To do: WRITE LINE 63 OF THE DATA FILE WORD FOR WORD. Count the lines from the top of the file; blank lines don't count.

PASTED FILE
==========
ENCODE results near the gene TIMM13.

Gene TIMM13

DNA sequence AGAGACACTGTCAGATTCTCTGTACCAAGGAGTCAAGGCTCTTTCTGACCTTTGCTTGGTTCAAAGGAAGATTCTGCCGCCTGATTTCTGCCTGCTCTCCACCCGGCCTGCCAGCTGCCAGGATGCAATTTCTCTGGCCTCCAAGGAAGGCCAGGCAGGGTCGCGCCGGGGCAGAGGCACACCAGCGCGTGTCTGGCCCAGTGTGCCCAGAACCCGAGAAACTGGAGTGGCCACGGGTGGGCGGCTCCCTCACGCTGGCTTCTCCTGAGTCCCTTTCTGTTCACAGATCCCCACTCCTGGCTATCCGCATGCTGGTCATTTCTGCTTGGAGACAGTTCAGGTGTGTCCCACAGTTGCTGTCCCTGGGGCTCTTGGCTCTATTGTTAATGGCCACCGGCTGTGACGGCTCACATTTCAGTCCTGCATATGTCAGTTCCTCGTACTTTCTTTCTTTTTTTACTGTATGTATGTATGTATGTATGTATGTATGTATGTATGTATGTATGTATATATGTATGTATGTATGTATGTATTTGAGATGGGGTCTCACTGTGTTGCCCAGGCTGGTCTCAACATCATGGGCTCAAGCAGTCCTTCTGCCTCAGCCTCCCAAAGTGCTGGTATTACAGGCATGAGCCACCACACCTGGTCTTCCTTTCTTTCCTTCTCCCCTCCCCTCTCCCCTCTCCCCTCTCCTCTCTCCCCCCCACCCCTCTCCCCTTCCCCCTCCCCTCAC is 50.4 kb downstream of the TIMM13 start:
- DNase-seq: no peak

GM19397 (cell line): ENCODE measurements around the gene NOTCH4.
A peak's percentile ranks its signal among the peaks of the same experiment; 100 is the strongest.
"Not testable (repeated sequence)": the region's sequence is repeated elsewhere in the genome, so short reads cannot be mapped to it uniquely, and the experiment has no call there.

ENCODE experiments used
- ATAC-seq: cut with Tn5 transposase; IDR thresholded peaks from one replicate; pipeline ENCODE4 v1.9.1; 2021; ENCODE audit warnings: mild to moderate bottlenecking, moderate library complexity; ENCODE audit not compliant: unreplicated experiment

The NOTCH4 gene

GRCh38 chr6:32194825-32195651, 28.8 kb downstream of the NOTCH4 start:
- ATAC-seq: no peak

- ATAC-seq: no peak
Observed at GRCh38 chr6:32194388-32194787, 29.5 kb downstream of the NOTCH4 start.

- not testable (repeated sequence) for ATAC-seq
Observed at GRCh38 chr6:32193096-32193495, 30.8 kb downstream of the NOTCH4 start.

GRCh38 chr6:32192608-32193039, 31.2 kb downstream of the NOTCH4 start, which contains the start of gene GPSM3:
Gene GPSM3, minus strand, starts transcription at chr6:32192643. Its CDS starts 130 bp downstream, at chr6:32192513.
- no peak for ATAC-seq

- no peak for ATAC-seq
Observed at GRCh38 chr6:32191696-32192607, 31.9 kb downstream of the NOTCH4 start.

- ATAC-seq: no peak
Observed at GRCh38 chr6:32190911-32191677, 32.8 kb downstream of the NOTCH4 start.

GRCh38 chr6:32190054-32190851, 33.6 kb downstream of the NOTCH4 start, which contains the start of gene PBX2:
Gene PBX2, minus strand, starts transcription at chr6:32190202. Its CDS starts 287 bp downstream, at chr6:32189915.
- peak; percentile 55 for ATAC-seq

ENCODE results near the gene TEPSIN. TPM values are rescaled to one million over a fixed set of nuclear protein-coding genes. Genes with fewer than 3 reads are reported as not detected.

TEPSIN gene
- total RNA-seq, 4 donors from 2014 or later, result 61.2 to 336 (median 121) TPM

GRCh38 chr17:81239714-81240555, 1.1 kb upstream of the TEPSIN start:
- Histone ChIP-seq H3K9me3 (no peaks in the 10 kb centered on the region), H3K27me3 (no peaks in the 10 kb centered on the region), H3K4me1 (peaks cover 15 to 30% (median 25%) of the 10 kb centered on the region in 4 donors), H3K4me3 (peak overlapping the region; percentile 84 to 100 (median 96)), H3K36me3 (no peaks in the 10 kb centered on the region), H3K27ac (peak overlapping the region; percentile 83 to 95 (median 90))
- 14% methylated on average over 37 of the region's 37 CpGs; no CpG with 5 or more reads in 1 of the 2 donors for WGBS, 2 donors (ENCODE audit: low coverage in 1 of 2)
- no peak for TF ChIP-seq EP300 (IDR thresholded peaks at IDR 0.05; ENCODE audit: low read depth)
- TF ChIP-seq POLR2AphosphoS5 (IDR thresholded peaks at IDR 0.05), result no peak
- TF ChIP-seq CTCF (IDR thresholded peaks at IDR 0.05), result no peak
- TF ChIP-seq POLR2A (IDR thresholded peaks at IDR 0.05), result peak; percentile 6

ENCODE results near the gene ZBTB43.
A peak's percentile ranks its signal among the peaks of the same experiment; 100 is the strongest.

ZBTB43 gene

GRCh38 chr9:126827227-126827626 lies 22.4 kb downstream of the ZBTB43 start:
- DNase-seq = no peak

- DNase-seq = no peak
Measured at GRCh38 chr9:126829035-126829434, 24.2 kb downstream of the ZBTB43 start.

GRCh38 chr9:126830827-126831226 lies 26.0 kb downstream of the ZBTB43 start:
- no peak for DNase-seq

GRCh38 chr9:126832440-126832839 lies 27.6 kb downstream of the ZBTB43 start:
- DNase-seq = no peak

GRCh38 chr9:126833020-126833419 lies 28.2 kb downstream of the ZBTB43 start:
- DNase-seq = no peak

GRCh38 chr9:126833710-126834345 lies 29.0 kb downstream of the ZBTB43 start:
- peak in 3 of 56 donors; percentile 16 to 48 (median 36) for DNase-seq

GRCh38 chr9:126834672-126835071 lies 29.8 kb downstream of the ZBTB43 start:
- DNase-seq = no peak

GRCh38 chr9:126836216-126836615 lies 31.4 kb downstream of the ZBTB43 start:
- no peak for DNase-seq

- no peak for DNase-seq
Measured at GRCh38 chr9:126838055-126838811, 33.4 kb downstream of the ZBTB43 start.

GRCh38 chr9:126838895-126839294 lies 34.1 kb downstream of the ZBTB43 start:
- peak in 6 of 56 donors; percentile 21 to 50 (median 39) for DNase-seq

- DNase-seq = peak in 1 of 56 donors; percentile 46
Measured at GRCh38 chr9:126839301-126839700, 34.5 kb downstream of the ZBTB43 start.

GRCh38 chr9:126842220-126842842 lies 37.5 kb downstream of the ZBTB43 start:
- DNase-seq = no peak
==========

- DNase-seq = no peak